League takes some England blame
January 1, 2000
Welcome to my new Pirate column.
Over the past three seasons I have contributed to our award winning matchday magazine with pieces under the general heading of Around Rovers. Over the same period of time The Pirate has moved on to take refreshed articles, new columns, and new writers, bringing you news and views of what is happening around the Football Club. As a result I thought the time had come to refresh my own offering and to come up with something new.
My idea is to keep a watch on all football related official websites and to bring you news and views on stories and developments around football that will be of interest or even impact on Bristol Rovers and our supporters in some way. In addition to governing authorities, The Football League, various associations et al, I will also be keeping a watch on the official sites of other football clubs, especially those in League One and, in particular, those of forthcoming opponents.
So, that was the World Cup that was. I was disappointed, generally, with the competition, notwithstanding the final itself. The number of red and the yellow cards given in the final was without precedent, I think, but I can’t say that the ref had any options on the night. I was pleased to see Spain come through in the end, because of the technical ability shown and the way that they keep and pass the ball and work effectively as a unit.
What about England then. Bit of bad luck with the fumbled goal against the USA, and the goal that was not given against Germany, but overall very disappointing and falling well short of expectation. I was looking for a statement, or explanation of sorts on the FA website but found only disappointment from Steven Gerrard, reflections from Frank Lampard, Cappello ruing big mistakes and a statement that the manager would carry on in the job. Fair play, the FA did demonstrate their pride in the appointment of Howard Webb as the final tie referee.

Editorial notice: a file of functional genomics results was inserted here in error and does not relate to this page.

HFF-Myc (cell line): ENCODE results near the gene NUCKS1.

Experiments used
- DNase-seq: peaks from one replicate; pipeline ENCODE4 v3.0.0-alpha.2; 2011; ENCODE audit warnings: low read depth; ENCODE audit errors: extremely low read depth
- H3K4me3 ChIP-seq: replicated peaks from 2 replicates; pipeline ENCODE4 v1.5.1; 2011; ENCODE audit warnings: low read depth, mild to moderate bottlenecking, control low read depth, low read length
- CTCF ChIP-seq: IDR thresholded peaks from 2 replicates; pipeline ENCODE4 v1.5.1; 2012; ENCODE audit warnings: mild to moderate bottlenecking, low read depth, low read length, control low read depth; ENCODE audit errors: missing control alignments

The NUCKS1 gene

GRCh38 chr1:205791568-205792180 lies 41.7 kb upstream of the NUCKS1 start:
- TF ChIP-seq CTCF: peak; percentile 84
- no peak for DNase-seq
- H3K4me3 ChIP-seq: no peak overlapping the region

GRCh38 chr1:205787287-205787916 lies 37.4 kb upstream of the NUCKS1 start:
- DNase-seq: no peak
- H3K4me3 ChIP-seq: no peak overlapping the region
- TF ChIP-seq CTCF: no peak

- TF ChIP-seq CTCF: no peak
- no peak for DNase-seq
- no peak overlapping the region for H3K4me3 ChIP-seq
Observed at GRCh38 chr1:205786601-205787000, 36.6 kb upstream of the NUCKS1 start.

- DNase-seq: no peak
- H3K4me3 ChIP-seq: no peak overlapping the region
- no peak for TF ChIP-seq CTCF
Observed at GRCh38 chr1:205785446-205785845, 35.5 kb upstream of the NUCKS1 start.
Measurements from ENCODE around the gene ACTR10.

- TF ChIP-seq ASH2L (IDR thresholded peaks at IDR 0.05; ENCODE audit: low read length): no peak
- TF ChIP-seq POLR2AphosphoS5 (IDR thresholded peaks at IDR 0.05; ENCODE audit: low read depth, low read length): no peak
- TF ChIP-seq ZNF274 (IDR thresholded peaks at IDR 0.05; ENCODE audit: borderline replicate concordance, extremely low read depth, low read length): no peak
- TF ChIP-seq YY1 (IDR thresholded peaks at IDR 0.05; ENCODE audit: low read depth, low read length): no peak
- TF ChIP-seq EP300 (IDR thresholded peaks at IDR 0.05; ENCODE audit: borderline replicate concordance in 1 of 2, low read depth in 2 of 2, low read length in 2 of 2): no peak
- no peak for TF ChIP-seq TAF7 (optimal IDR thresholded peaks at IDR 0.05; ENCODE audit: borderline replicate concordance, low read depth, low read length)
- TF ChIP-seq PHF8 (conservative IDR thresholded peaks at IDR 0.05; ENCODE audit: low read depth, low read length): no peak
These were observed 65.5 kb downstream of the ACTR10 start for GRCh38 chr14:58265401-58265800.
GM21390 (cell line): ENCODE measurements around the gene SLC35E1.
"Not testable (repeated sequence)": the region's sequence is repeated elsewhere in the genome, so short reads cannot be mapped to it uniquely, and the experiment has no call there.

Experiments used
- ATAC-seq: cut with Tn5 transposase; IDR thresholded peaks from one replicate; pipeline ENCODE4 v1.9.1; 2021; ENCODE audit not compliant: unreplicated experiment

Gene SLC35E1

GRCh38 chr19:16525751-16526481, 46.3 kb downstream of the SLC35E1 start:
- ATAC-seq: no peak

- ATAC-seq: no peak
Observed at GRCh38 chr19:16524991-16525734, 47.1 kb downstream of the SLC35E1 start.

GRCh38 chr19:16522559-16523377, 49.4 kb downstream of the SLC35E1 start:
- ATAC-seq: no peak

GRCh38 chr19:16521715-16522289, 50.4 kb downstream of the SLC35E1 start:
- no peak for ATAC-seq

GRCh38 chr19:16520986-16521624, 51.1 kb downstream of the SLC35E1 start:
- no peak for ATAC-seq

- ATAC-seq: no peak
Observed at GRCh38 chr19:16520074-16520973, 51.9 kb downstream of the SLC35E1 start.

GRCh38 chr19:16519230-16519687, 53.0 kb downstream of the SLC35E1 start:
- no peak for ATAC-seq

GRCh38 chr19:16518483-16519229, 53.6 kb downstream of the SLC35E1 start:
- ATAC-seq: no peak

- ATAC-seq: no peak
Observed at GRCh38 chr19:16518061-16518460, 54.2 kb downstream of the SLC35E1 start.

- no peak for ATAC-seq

It was down to the BBC website to dig a little deeper with the view that, despite the Premier League being hailed by many as the world’s leading domestic competition, that success has yet to be transformed into an improved England national team. In this year’s World Cup they were eliminated in the Second Round, having won only one of four matches and were subseguently ranked 13th best of the 32 entrants by the FIFA, their lowest ever ranking in a World Cup finals.
The site reported that Richard Scudamore has said that the Premier League is partly to blame for England’s Word Cup failure in South Africa but that it cannot take full responsibility. The League’s Chief Executive added that it was simplistic to blame high numbers of foreign players for the poor showing.
Critics, and you may be one of them, have pointed to the high number of overseas players in teams, denying home grown talent the chance to play but Scudamore insisted the aim of the Premier League was to provide top class competition, regardless of players nationalities.
“We want the England manager to be spoilt for choice, we will take some of that responsibility,” he stated.
“If you go too far and try to artificially prop up English talent which isn’t good enough it won’t get the (Premier) League or England anywhere,” he reflected.
“Populating our (Premier) League with players who aren’t good enough to compete with the world class talent won’t be good.”
“We have to make sure development systems are bringing through enough players of world class talent.”
I think Mr Scudamore is missing a little in what he is saying. I agree with him that we need to bring through players of world class talent, but to do that we first of all need first class coaches running our youth and professional outfits. I believe we have learnt that lesson here at Bristol Rovers. We have had managers in the past who have, arguably, not been among the best coaches in the country let alone the world, no names I hesitate to add.
Things have changed behind the scenes here at the football club. It has been my privilege to see the group working with our new coaching set up in pre season and up in Scotland on tour. I am sure what we have put in place over the summer will pay dividends in the short, medium, and longer terms.
One more from Richard Scudamore on the BBC website:
“What every England fan should expect is that the players we produce are world class.”
“They should be able to give world class performances at these tournaments – that’s our focus.”
I am sure we would all vote for that, but please reflect on my view that only world class coaches will produce world class players and that the process starts at a very young age, continues through youth and then into senior sguads at top professional clubs.